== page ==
Hmm. This isn't helpful I know, but I wouldn't start from here. You should always 'protect the downside', to use a Richard Branson expression.mayali wrote:Hi,
Im hoping against hope someone can guide me on what to do with an issue that started with our landlord recently.
My company is transferring me out of Singapore and I still have about 6 months left on my apt lease. My landlord has been very nice in the past about various things but has suddenly turned! He is demanding that I pay him the entire years rent even though I wont be in SIngapore as there is no diplomatic clause in my contract.
Easy to be wise after the event, I know, but if there is no other get-out clause in the contract, then the landlord has probably got you over a barrel. Caveat emptor (or should that be caveat tenens in this case?). When the landlord removed the DC, why did you not object? With the benefit of hindsight, he/she may have been setting you up for this exact scenario.My current contract is a new one as I am staying on in the same apt for the past four years. We used to have the clause but the landlord himself had it removed and it didnt occour to us that it would cause a problem.
LOL. good one! Unfortunately I think you are in a very weak position here. If you voluntarily signed the contract then the landlord has every right to enforce it, including by 'throwing legalities" around.Can anyone guide me on how to go about dealing with this issue? He is throwing legalities in my face. Is there any law in Singapore that protects the tenent?
Paying him full rent for remaining duration of your lease while he sits and does nothing, or worse, collects rent from a new tenant is total and utter BS.mayali wrote: He is demanding that I pay him the entire years rent even though I wont be in SIngapore as there is no diplomatic clause in my contract.
Can anyone guide me on how to go about dealing with this issue? He is throwing legalities in my face. Is there any law in Singapore that protects the tenent?
Maybe so but he still needs to find a new tenant and this is you who brakes the lease. A standard practice with the diplomatic clause is to give a 3 month notice. This mean it is generally agreeable such time may be needed to find a replacement. He also has to pay a new commission so his damages in this part are equal to what is left out of the current one (prorated basis). Then again, you are the one violating the contract causing him troubles and he deserves some compensation. How much? I don't know what the courts are ruling in favor of the LL in such cases but this is how probably the LL sees it and the court may see it too because it seems justifiable. So how far away are we from the 6 rent equivalent? 4 months or so on the counter and you surely caused a lot of damages to the apartment. What is your deposit, one or two month?mayali wrote:Teck21:I AGREE....THIS IS BS!!! Sadly though...he is the B and the S is falling on me!!!!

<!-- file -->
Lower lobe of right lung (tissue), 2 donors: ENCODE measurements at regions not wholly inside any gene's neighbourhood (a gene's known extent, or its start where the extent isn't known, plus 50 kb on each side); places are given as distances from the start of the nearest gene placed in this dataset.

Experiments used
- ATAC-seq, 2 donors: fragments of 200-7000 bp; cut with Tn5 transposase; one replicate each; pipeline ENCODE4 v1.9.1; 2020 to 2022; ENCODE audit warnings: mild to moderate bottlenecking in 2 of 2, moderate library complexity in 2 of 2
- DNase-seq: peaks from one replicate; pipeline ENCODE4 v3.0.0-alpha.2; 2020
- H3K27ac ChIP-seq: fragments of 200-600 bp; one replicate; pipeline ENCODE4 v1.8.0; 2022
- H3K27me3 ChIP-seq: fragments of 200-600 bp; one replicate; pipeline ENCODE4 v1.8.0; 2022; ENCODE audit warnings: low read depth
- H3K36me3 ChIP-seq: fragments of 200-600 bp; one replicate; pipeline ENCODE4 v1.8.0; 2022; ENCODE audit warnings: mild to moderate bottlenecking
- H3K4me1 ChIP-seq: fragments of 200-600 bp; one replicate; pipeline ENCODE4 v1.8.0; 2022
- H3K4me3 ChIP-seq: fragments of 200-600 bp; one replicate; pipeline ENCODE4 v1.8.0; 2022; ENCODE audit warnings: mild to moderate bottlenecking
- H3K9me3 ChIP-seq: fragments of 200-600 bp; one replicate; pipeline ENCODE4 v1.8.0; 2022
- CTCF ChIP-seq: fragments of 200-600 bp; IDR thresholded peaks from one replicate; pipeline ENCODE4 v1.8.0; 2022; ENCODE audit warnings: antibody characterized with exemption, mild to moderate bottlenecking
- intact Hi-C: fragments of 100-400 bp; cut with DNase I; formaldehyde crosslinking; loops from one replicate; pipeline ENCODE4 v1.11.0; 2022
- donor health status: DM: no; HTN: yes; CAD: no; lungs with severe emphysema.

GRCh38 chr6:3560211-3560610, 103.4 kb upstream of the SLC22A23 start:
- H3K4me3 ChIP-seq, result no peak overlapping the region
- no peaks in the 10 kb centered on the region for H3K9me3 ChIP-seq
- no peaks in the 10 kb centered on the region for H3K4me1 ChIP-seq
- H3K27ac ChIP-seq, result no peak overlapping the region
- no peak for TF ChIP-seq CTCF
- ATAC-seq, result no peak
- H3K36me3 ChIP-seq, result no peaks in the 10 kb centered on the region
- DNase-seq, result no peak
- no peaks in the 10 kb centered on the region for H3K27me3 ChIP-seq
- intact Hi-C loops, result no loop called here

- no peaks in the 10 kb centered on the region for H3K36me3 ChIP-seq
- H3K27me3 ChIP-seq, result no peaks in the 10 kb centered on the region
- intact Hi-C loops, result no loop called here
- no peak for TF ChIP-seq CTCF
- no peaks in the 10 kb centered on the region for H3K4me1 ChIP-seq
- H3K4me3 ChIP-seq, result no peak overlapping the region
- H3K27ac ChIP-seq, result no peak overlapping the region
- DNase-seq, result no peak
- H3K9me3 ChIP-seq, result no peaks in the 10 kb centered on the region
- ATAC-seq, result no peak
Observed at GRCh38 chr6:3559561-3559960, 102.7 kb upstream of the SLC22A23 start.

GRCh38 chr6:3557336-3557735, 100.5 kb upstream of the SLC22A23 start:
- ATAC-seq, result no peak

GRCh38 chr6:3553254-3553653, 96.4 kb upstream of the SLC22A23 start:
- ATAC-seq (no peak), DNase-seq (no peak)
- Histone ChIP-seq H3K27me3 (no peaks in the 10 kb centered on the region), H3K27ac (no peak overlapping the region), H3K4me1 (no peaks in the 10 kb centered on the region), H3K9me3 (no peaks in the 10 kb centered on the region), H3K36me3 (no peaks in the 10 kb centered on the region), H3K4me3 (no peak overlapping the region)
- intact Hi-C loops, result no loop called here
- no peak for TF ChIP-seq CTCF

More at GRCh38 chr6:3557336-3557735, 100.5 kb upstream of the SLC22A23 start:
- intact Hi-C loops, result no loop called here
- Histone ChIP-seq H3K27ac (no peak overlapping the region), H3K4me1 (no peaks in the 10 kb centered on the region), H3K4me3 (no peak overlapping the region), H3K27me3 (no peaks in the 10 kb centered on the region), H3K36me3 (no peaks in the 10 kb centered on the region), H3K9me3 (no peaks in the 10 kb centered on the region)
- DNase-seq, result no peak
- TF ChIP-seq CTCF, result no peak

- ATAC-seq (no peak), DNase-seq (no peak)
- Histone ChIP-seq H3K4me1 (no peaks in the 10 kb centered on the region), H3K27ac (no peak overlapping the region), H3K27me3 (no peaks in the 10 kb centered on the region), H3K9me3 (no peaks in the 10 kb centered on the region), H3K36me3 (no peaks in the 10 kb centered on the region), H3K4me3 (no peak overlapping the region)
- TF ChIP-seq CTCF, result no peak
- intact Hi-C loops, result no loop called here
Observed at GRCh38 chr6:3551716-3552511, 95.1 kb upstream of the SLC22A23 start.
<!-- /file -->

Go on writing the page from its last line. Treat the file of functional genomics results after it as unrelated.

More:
The funny thing is that if we do leave and he gets new tenants, he'll be btter off as the rents in our area have gone up.
zzm9980 wrote:Definitely not fair and it is BS, I agree, but it is Singapore law.
Right, it's just that in most "1st world" jurisdictions, there are a lot more consumer protections available than there are in Singapore, especially regarding housing. But then, in Singapore, you can be a HOMEOWNER on only S$1000/month, so I guess the powers that be don't see a need for rental protectionsJR8 wrote:zzm9980 wrote:Definitely not fair and it is BS, I agree, but it is Singapore law.
Pedantic point... I'd suggest it is closer to generic (or at least in this case derived on law of England & Wales) contract law, than SGn law.
I.e. the contractual obligations that have been signed up to are just that. It is not peculiar that you have to observe them simply because it is in SG.
The TA is a contract, and a contract that leaves the issues of penalties for breaches unsaid. This has been used as a stick to beat tenants for ages with legally unenforceable threats.JR8 wrote:What enshrines these 'rights' which you suggest exist?
Exactly, it is not like buying a container full of perishables which the seller will take a full loss on if the buyer refuses to make payment.zzm9980 wrote:That's interesting teck. So If you can demonstrate ready willingness to make reasonable compensation for terminating the lease, that should in theory go a long way in court. Paying the remainder not always being reasonable depending on the market and remainder of the term. If the rates are "up", and you're willing to find the new tenant, that seems "compensatory" enough to me. Not sure how courts will agree.
But what happens if your TA specifically spells out what happens if you break the lease term early? That would overrule this, correct?
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